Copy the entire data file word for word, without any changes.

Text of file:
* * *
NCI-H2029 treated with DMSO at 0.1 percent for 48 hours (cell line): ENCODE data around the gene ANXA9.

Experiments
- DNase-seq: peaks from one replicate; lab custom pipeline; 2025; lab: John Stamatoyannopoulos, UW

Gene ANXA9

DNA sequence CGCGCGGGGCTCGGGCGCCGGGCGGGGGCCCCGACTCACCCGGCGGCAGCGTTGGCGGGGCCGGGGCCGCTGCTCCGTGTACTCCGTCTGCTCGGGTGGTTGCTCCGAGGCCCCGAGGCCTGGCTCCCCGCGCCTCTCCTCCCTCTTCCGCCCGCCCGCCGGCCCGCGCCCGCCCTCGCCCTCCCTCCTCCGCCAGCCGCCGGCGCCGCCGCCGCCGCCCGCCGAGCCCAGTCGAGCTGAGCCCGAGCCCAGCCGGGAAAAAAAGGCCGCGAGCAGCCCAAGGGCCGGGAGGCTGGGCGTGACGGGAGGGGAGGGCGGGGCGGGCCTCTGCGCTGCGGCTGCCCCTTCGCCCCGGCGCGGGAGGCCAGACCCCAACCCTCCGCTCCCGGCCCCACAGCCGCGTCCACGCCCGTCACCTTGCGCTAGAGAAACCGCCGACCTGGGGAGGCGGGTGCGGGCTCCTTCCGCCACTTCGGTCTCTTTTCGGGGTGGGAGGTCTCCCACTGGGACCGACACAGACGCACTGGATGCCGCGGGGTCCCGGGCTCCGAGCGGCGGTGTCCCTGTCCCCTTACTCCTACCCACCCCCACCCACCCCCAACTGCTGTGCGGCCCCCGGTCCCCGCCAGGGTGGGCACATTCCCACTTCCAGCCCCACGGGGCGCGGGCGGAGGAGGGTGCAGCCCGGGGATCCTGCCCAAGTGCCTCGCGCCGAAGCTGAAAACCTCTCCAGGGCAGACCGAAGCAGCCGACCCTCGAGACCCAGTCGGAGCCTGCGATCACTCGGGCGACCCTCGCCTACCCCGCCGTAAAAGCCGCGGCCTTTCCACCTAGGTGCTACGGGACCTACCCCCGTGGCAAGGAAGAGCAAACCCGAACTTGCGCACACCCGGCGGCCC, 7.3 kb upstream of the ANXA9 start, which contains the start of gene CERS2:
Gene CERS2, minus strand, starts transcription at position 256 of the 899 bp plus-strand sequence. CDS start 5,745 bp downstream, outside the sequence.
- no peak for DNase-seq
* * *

NCI-H2029 treated with DMSO at 0.1 percent for 48 hours (cell line): ENCODE data around the gene ANXA9.

Experiments
- DNase-seq: peaks from one replicate; lab custom pipeline; 2025; lab: John Stamatoyannopoulos, UW

Gene ANXA9

DNA sequence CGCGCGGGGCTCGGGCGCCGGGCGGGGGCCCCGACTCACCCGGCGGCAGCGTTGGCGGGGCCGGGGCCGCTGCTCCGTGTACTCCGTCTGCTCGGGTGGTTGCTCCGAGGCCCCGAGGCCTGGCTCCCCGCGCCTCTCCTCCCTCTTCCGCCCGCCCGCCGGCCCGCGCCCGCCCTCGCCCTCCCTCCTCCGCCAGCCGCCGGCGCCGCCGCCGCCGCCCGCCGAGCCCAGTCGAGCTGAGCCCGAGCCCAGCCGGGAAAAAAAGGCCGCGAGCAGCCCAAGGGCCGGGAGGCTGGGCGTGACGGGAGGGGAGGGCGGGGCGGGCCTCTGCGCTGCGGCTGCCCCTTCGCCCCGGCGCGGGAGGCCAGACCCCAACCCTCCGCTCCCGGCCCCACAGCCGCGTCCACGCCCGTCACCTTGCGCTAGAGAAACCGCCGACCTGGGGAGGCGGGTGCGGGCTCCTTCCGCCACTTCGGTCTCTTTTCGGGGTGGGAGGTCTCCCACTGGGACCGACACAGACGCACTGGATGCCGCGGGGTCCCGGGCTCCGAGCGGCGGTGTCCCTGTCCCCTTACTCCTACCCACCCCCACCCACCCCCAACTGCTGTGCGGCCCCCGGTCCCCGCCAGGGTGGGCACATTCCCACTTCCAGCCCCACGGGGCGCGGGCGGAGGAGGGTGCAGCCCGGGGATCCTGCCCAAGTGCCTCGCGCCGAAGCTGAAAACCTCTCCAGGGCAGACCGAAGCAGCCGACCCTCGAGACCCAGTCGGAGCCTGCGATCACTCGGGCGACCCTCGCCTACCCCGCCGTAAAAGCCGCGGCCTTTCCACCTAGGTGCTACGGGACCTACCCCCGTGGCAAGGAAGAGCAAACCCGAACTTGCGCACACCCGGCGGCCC, 7.3 kb upstream of the ANXA9 start, which contains the start of gene CERS2:
Gene CERS2, minus strand, starts transcription at position 256 of the 899 bp plus-strand sequence. CDS start 5,745 bp downstream, outside the sequence.
- no peak for DNase-seq